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SYFY WIRE Bad Astronomy

A sunspot seen in jaw-dropping detail by the Daniel K. Inouye Solar Telescope

By Phil Plait
A sunspot about the same size as Earth was observed by the Daniel K. Inouye Solar Telescope, revealing details as small as 20 km across. The image is about 16,000 km wide.

Late last year, the Sun began a new cycle of activity. It started slowly, but there were a handful of sunspots to be seen early in 2020.

Conveniently, the Daniel K. Inouye Solar Telescope (or DKIST) started operations right around that time. And when you take a 4-meter telescope on the top of the Haleakalā volcano on the island of Maui and point it at the Sun, you know you'll get amazing images of our nearest star*.

On January 28, 2020, a sunspot popped up on the solar surface, and DKIST took a look at it. To celebrate an overview paper being published about the observatory, they released an image of that sunspot that's just brain-melting:

A sunspot about the same size as Earth was observed by the Daniel K. Inouye Solar Telescope, revealing details as small as 20 km across. The image is about 16,000 km wide.

Ye, and may I add, gads.

That image shows an area of the Sun about 16,000 kilometers on a side. For comparison the Earth is about 13,000 km across, so it would fit neatly into the image. The resolution is ridiculously phenomenal; regions as small as 20 km on a side can be seen. That's a distance you could cover on a bike in an hour or two, assuming you don't vaporize.

This image isn't a snapshot. It used what's called speckle reconstruction. Earth's atmosphere is always roiling overhead, and small parcels of air act like lenses, bending incoming light this way and that. When you take a long exposure, that movement smears out images, reducing the resolution. There are various ways to compensate for that — like adaptive optics — and DKIST does use that, but they also take lots of extremely short exposures to freeze out the air movement.

Some parts of each image are blurred, so enough images are taken that eventually you get a clean shot of every piece of the image, and then you can reconstruct the entire image from the clean exposures. This is all done automatically many times per second, and the result is that DKIST's resulting resolution is about as good as you can theoretically get from a telescope of this size.

By the way, the sunspot imaged here was not the big one we had on the Sun last week, to be clear. That one was much larger than Earth.

Sunspots have two main regions: the dark umbra, and the lighter penumbra surrounding it. You can see that in the image above pretty clearly. There's a ton of structure in both that's difficult to see in most ground-based images, so DKIST will provide solar astronomers with lots of fun sharp data to analyze.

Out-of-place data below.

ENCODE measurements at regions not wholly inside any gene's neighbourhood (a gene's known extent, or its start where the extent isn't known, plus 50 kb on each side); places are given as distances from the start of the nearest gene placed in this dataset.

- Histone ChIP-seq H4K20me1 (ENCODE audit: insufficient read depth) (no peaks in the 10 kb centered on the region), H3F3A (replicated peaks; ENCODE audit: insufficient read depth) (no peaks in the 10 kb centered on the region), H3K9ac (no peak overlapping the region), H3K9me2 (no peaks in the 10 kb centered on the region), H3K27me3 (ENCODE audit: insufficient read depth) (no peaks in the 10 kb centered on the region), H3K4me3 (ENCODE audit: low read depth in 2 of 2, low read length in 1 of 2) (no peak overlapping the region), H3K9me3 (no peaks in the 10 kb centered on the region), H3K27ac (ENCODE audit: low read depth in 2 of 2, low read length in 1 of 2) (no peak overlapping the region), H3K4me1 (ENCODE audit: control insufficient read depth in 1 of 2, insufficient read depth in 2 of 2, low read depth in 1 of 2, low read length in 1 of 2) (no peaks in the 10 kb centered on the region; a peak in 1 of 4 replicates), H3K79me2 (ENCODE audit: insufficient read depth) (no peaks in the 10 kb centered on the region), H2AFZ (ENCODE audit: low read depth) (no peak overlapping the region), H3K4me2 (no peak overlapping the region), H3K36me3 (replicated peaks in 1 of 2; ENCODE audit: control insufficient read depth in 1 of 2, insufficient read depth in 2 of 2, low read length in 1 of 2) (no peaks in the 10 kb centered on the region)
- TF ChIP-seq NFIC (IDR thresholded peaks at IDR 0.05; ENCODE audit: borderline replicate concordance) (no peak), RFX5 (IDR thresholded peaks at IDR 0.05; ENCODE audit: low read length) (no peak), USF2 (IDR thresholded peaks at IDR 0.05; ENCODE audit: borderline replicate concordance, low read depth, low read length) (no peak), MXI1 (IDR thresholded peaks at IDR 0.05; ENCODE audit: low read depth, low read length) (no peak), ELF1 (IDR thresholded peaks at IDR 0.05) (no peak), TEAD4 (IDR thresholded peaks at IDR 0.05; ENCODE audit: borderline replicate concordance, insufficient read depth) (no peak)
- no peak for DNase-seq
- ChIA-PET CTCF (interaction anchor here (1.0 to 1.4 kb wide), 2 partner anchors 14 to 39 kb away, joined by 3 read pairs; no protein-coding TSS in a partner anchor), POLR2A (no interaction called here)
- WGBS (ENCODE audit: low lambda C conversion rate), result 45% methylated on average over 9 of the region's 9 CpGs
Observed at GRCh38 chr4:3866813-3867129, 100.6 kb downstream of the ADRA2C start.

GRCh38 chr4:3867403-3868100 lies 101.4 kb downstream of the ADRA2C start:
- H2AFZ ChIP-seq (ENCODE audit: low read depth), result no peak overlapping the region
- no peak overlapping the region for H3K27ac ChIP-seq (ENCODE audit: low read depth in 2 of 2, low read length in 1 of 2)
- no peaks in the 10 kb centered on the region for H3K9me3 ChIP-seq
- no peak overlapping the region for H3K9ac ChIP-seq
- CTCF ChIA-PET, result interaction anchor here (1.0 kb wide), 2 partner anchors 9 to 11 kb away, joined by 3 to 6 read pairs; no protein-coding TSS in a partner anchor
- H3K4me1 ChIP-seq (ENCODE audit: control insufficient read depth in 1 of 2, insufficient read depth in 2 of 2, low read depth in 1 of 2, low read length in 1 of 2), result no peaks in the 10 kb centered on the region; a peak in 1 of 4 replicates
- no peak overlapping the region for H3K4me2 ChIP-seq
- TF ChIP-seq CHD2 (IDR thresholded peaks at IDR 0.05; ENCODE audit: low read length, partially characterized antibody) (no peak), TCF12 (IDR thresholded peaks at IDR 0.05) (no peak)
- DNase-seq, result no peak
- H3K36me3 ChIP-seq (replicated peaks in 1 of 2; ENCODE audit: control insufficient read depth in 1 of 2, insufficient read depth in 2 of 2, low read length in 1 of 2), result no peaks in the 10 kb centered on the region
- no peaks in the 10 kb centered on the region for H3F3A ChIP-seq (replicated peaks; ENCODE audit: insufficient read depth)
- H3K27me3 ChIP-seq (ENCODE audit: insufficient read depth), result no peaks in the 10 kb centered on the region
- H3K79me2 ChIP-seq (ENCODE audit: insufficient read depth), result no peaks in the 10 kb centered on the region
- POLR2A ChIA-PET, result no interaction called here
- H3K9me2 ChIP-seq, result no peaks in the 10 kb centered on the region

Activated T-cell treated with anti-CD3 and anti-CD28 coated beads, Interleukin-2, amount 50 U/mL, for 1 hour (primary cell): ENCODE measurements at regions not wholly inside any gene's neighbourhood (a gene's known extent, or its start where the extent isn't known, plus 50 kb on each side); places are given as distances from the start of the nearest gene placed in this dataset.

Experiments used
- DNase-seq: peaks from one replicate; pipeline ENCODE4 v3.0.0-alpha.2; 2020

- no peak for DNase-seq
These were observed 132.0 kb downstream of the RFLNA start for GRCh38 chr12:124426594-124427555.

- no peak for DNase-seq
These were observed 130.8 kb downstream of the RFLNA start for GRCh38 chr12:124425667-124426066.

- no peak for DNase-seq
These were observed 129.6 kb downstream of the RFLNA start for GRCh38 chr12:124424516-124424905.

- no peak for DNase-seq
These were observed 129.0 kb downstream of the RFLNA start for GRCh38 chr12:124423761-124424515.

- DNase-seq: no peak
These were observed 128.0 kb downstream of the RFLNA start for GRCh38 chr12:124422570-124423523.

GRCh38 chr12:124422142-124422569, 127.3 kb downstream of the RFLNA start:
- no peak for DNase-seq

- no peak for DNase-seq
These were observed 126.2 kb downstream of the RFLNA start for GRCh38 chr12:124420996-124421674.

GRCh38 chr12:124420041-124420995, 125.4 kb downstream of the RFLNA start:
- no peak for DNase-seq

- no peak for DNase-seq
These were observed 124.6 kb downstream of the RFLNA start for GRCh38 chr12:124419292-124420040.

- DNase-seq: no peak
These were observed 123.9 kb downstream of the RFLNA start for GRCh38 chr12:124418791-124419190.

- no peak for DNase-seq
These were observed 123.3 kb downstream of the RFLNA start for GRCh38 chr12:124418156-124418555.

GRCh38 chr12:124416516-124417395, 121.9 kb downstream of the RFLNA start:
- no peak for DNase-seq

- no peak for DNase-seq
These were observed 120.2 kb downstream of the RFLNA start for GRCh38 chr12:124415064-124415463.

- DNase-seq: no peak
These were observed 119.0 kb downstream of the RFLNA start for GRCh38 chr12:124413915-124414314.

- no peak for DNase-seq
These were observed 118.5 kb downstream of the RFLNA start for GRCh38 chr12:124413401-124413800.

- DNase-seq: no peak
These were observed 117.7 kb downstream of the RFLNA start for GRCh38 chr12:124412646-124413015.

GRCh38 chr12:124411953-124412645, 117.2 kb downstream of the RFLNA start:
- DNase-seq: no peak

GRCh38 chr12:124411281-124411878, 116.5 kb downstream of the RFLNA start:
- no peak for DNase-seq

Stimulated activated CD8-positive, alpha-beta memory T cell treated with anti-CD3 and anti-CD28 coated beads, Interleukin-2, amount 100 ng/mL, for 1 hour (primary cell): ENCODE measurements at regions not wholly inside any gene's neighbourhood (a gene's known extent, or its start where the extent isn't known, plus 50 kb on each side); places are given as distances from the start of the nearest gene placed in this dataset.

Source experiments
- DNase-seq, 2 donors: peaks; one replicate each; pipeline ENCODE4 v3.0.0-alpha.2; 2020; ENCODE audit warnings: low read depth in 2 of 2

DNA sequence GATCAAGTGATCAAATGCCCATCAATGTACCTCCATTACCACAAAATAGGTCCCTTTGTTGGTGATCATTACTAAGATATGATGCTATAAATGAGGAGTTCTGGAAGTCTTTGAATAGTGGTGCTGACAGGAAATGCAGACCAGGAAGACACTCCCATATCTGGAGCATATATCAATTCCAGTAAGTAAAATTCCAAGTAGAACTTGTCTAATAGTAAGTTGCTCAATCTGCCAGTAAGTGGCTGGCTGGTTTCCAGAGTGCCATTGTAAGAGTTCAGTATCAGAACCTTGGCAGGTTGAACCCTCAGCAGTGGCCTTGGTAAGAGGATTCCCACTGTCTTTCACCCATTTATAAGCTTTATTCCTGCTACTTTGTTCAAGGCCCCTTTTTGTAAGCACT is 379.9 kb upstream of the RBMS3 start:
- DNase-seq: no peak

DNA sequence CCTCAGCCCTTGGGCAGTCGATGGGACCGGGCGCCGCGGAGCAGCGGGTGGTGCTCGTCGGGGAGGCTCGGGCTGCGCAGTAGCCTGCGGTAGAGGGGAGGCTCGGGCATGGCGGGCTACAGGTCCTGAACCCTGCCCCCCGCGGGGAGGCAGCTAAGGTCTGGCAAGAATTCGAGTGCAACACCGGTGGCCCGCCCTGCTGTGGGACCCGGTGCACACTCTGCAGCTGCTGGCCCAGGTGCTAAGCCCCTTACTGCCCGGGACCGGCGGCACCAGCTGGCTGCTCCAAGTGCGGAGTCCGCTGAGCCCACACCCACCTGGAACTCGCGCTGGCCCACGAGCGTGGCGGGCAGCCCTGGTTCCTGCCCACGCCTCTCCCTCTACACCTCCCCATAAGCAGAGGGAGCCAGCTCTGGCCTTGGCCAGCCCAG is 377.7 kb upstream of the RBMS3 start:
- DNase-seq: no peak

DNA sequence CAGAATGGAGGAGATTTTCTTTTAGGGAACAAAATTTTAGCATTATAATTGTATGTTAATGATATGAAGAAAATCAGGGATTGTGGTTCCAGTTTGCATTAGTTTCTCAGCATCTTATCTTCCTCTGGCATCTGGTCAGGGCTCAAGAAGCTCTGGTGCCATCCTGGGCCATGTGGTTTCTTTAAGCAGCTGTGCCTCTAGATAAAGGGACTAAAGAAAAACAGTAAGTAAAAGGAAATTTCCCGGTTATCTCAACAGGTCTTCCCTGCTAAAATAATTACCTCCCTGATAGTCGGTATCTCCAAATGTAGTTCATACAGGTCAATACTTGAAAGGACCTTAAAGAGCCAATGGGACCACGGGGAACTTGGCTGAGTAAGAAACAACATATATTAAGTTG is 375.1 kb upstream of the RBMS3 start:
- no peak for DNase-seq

NASA’s space-based Solar Dynamics Observatory also saw the same sunspot on Jan. 28, 2020. The Earth is included as a size comparison. Credit: NASA/SDO/Helioviewer

And just in time, since the Sun is indeed ramping up activity on its surface. That comes in an 11-year cycle, with the solar magnetic field getting stronger over the next five years or so — it's predict to peak in mid-2025, and then it'll weaken again. Even in the past year the activity is noticeably higher; the big sunspot last week shows that.

I created a video showing a week of activity on the Sun around the time the January sunspot appeared, and a week centered on the big sunspot we had last week. The video uses observations from NASA's Solar Dynamics Observatory at a wavelength of 13.1 nanometers, in the ultraviolet where solar activity is easy to see.

In the first half (0-20 seconds, from January 2020) you can see a mild amount of activity, with that one spot seen by DKIST in the north being the strongest site. In the second half (20–40 seconds, from November/December 2020) the recent big spot rotates into view on the left and you can see a lot more activity, with magnetic field lines carrying hot plasma looping up and back down to the Sun's surface.

The magnetic field lines can create these sunspots — they prevent hot plasma from sinking back into the Sun, which cools it, so it appears darker — but they can also erupt and blast out their stored energy, creating flares and coronal mass ejections that can have profound effects on Earth. We need to understand these events better, and super-high-resolution images like what DKIST provides are an excellent tool for that.

I'm really looking forward to seeing what else this telescope can do. The Sun is an amazingly complex and beautiful star. I never tire of seeing it up close.

*You also generate a whole lot of heat, which takes a whole lot of clever tech to get rid of.